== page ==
New York • Quin Snyder and Mike Conley both spent part of their pregame media availabilities on Wednesday explaining how the sheer number of new players on this Jazz team has led to extended periods of deference, of being overly unselfish in many circumstances.
Hours later, the Jazz were of the opinion that their exceedingly easy 112-104 victory over the Knicks at Madison Square Garden contained just the right amount of unselfishness.
Utah racked up 26 assists on 41 made baskets — including eight from hometown star Donovan Mitchell and six apiece from Mike Conley and Joe Ingles.
“When we’re getting stops and we can get out and run, we have a chance to move it, and we’ve got a lot of guys that can shoot. So everybody feels comfortable making the open pass,” Snyder said afterward.
Actually, they seemed to feel comfortable with pretty much everything, in starting this four-game road trip 2-0, winning their third straight overall, and improving to 39-22 on the season.
Mitchell and forward Bojan Bogdanovic led the Jazz with 23 points apiece. Rudy Gobert dropped in an 18-point, 14-rebound double-double. Conley shot 6 of 9 in totaling in 17 points.
The latter, in particular, made an impression on his teammates with his ability to dictate the rhythm of the game.
“He’s aggressive. He really starts the game looking out for his teammates, and as a point guard he gets us all going. And then when the second unit comes in, you can see that he’s attacking the rim, shooting his shots, and that’s what we need,” Gobert said. “I think he’s really controlling the tempo for us and finding his groove again. I think the injury probably took out his rhythm a little bit, but tonight we saw the real Mike.”
One play of his in particular stood out to his coach.
After New York’s Wayne Ellington missed a 3-pointer less than 3 minutes into the second quarter, Georges Niang grabbed the rebound and fed it to Conley, who outmaneuvered a defender to loft the ball ahead to reserve big man Tony Bradley, who outran everyone downcourt and dropped in a layup for a 42-31 advantage.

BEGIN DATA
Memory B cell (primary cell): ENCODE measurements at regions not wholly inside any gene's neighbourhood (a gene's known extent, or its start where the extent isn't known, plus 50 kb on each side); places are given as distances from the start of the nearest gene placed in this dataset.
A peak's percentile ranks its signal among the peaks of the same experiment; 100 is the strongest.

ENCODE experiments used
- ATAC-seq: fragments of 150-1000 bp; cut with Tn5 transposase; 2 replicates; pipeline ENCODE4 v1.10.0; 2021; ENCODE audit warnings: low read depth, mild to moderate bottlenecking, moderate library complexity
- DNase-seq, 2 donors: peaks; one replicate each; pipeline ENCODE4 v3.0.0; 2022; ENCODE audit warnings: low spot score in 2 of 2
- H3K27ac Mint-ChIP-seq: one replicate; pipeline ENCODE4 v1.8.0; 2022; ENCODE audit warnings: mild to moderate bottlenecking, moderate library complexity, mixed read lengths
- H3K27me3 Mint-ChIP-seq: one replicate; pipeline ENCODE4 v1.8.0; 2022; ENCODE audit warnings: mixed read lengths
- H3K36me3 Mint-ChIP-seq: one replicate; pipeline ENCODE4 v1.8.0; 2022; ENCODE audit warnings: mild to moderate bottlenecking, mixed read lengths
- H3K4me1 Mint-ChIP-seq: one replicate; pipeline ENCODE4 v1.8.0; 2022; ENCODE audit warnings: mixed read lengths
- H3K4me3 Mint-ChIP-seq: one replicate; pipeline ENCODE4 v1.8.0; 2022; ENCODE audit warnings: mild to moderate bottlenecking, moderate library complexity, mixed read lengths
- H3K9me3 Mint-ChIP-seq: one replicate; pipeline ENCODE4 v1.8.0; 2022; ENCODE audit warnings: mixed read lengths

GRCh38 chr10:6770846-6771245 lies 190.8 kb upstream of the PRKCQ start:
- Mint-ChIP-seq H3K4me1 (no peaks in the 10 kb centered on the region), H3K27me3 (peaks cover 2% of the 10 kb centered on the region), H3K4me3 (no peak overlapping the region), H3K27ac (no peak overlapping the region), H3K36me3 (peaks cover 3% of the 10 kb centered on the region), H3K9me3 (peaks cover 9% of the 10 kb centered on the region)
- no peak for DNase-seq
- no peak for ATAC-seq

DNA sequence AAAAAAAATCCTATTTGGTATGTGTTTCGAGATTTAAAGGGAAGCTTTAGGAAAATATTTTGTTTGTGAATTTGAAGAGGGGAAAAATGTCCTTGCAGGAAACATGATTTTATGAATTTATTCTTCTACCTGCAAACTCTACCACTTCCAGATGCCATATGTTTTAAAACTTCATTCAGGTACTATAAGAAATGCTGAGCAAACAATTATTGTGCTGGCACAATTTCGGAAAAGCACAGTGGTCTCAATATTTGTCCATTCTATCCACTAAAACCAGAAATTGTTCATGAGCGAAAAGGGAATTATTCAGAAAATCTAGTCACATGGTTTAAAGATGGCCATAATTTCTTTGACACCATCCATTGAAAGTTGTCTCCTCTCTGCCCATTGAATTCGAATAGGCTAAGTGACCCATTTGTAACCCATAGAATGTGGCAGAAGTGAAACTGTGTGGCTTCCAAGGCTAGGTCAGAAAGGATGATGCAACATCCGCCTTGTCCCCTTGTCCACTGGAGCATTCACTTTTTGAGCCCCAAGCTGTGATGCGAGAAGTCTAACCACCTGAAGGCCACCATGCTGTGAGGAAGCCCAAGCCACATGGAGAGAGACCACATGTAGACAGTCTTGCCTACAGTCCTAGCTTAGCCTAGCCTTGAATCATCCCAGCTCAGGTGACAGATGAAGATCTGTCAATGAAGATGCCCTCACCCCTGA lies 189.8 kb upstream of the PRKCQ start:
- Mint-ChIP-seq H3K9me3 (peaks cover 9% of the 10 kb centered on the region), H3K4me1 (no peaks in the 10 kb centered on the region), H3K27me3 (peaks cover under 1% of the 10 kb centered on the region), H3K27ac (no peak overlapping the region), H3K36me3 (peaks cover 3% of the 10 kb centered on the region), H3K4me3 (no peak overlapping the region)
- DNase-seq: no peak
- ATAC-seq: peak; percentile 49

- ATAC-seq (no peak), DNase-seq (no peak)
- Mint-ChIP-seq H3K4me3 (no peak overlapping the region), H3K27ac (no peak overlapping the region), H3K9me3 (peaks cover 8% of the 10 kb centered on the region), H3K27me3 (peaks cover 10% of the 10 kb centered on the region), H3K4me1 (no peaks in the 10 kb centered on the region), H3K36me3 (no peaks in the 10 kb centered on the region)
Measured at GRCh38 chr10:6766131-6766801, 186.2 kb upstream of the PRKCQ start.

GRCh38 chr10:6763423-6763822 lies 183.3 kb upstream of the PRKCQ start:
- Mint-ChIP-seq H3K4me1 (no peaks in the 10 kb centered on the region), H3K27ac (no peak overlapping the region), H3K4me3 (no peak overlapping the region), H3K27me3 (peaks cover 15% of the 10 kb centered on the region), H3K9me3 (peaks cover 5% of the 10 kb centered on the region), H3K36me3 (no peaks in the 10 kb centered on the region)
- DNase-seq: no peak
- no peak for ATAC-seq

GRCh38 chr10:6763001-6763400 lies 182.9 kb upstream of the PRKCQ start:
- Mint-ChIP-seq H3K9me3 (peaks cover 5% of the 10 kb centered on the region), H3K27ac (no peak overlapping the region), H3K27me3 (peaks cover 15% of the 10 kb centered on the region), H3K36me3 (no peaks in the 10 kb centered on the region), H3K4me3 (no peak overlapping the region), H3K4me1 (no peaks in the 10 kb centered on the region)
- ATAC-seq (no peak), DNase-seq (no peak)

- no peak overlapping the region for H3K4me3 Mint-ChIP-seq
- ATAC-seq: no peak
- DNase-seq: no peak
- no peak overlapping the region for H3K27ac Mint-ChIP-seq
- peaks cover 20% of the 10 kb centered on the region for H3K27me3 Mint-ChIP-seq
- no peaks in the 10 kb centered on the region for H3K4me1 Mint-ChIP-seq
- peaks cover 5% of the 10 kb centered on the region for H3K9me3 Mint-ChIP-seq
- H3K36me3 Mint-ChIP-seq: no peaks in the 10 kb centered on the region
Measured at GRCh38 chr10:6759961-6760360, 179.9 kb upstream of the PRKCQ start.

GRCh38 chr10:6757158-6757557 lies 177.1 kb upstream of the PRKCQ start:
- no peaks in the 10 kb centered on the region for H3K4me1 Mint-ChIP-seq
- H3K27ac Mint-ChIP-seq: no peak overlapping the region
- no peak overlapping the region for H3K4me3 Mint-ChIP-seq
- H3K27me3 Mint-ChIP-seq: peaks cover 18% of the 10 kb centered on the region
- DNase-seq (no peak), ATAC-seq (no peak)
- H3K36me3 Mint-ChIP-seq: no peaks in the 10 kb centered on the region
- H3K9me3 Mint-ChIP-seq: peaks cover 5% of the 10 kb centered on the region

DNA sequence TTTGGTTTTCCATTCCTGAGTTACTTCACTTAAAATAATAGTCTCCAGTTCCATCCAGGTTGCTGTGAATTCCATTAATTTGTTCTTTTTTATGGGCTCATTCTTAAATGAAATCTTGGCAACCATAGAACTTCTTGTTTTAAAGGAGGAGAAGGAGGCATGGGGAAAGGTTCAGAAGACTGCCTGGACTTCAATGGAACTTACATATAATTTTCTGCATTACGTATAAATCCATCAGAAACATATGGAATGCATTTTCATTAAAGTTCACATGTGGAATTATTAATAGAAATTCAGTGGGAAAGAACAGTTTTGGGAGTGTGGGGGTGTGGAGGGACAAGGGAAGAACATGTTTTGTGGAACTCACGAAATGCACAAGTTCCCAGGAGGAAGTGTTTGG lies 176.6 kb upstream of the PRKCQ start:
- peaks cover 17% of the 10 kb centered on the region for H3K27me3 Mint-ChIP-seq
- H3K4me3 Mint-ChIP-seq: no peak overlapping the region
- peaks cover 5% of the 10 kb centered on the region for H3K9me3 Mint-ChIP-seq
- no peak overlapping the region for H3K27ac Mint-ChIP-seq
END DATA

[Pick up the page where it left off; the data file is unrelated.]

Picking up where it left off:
“Maybe the best play, in my mind, of the whole night,” Snyder said. “… Those are the kind of plays that we’re gonna need and do need. Some of those plays, they weren’t missing because of competitiveness, it’s just instinct and habits. And sometimes if a habit isn’t completely there, you have to be more urgent. And that’s what I saw tonight, particularly in that situation. That’s been a consistent theme, and I want it to continue.”
They weren’t perfect, of course — even against a Knicks team playing poorly enough to elicit yet another “Sell! The! Team!” chant from the crowd to owner James Dolan.
A stagnant offensive stretch to end the second quarter in combination with some lax defense that yielded a third-quarter-opening 9-2 run for the Knicks made it just a 3-point game.
Once the Jazz got their urgency back, however, they responded with a 21-9 run that made it a 15-point lead after three quarters — an advantage they expanded to 20 less than halfway through the fourth.
“I think we just tightened up. We felt like we were a little too loose defensively. They were attacking us and we didn’t have a reaction,” Gobert said. “I think we took a timeout [after the 9-2 run] and then we came out really as a different team. Runs are going to happen, but when we cut them short, we’re able to react quick, and it’s great.”
The caveat, of course, is that it happened against a Knicks team that is now 19-43 on the season. The other wins in the current streak, for that matter, came against two other Eastern Conference bottom-feeders.
So then, with the decidedly better Celtics up next on Friday, where does this Jazz team stand?
They themselves are eager to find out.
“I’ve been overly critical the past few games just because I wanted to see us do more and more,” Mitchell said. “I’m happy with how we’ve played, but we’ve got to bring the same intensity against Boston.”